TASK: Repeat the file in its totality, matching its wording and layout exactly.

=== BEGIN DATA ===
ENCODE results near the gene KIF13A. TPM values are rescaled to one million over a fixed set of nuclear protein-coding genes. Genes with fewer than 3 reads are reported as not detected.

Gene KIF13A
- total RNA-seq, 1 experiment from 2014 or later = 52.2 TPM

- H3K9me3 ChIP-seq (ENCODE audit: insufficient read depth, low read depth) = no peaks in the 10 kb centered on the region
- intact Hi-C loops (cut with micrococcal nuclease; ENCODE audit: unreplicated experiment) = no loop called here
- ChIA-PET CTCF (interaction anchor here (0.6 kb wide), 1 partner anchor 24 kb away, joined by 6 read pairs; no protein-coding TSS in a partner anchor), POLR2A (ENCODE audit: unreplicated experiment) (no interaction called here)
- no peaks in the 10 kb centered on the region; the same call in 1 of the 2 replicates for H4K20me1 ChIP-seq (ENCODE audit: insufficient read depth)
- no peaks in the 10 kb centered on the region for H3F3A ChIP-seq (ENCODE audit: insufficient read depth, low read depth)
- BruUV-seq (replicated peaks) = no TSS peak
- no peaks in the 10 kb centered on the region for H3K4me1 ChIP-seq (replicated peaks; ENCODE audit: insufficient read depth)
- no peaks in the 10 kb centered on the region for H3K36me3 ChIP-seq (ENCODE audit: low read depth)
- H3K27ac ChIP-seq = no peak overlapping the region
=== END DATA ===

ENCODE results near the gene KIF13A. TPM values are rescaled to one million over a fixed set of nuclear protein-coding genes. Genes with fewer than 3 reads are reported as not detected.

Gene KIF13A
- total RNA-seq, 1 experiment from 2014 or later = 52.2 TPM

- H3K9me3 ChIP-seq (ENCODE audit: insufficient read depth, low read depth) = no peaks in the 10 kb centered on the region
- intact Hi-C loops (cut with micrococcal nuclease; ENCODE audit: unreplicated experiment) = no loop called here
- ChIA-PET CTCF (interaction anchor here (0.6 kb wide), 1 partner anchor 24 kb away, joined by 6 read pairs; no protein-coding TSS in a partner anchor), POLR2A (ENCODE audit: unreplicated experiment) (no interaction called here)
- no peaks in the 10 kb centered on the region; the same call in 1 of the 2 replicates for H4K20me1 ChIP-seq (ENCODE audit: insufficient read depth)
- no peaks in the 10 kb centered on the region for H3F3A ChIP-seq (ENCODE audit: insufficient read depth, low read depth)
- BruUV-seq (replicated peaks) = no TSS peak
- no peaks in the 10 kb centered on the region for H3K4me1 ChIP-seq (replicated peaks; ENCODE audit: insufficient read depth)
- no peaks in the 10 kb centered on the region for H3K36me3 ChIP-seq (ENCODE audit: low read depth)
- H3K27ac ChIP-seq = no peak overlapping the region